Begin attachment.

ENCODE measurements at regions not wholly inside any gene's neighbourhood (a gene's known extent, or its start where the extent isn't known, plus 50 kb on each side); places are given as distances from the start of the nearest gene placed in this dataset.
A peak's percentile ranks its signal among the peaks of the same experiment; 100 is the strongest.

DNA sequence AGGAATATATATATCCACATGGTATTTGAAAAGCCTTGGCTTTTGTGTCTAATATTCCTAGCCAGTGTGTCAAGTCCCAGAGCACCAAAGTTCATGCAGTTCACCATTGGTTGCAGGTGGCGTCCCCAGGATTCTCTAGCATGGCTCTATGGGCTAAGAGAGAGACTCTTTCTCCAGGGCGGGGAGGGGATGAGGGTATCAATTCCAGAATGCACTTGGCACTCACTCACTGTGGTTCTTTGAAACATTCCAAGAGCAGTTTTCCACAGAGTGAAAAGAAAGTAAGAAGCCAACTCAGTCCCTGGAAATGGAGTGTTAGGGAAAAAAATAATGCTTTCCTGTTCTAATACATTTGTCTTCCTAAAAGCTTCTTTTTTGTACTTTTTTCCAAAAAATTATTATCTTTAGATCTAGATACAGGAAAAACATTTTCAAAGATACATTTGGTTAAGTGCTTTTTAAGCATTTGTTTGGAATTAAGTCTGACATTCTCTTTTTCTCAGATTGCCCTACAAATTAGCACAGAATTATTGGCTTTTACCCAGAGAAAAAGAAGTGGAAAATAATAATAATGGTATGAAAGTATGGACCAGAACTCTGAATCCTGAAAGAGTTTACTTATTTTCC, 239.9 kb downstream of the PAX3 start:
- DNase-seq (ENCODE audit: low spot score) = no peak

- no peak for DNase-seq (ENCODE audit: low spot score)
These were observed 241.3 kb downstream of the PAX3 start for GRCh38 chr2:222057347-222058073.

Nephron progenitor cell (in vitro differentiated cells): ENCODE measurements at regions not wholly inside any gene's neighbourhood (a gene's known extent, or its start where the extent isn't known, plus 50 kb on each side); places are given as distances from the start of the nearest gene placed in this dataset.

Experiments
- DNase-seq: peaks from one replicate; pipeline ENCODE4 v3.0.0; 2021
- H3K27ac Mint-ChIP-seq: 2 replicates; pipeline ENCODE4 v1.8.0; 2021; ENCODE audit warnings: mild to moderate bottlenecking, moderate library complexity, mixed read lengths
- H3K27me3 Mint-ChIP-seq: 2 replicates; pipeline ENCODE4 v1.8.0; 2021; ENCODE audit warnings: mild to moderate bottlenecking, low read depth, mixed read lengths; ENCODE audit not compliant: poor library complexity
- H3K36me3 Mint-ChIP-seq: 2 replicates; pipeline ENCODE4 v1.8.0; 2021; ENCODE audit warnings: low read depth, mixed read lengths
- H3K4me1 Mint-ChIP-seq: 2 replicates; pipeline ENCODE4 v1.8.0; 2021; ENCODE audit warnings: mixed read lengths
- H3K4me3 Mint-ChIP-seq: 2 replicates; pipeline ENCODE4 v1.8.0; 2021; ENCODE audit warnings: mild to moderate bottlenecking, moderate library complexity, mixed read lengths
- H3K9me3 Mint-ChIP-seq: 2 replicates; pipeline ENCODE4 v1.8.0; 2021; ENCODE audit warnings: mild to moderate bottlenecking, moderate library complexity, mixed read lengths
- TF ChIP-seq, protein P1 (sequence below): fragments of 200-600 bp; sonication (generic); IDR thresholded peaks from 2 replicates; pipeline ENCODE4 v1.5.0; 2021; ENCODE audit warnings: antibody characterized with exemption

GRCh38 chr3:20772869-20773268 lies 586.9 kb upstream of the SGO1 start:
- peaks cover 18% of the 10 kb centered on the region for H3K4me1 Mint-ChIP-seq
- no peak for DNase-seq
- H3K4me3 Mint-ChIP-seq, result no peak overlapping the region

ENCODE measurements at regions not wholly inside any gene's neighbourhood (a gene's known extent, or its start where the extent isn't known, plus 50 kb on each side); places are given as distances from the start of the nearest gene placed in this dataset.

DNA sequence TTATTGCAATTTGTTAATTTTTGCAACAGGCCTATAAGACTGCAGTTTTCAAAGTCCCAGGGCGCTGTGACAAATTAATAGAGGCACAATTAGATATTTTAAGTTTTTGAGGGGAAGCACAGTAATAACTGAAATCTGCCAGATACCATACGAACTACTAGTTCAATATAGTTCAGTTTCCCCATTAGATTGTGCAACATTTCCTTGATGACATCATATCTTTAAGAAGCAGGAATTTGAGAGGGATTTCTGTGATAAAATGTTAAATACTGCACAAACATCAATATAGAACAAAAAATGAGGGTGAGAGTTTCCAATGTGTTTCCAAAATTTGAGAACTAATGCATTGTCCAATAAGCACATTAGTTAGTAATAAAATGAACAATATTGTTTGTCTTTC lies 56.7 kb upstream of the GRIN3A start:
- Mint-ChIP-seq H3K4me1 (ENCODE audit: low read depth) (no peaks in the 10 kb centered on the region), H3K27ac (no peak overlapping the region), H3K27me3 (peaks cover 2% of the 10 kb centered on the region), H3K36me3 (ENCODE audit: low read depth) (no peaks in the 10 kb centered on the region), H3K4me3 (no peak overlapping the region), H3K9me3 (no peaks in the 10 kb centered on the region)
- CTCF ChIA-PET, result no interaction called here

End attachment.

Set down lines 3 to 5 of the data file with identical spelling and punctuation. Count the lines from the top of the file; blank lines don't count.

DNA sequence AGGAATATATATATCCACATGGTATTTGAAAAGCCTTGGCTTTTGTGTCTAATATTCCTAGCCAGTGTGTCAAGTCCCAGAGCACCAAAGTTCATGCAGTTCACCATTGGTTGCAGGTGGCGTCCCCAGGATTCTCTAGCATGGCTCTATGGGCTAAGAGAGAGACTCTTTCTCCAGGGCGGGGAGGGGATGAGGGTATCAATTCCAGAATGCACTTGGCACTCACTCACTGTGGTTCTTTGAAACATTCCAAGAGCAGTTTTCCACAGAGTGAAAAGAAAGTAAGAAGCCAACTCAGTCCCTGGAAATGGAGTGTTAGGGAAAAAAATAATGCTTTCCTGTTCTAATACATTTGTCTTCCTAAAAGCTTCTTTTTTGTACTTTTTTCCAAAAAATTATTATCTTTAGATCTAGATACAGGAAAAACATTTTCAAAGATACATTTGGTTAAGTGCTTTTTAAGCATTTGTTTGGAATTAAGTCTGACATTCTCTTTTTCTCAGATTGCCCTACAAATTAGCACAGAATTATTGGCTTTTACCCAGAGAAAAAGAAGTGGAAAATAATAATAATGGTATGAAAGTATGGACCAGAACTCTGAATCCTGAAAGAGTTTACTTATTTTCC, 239.9 kb downstream of the PAX3 start:
- DNase-seq (ENCODE audit: low spot score) = no peak

- no peak for DNase-seq (ENCODE audit: low spot score)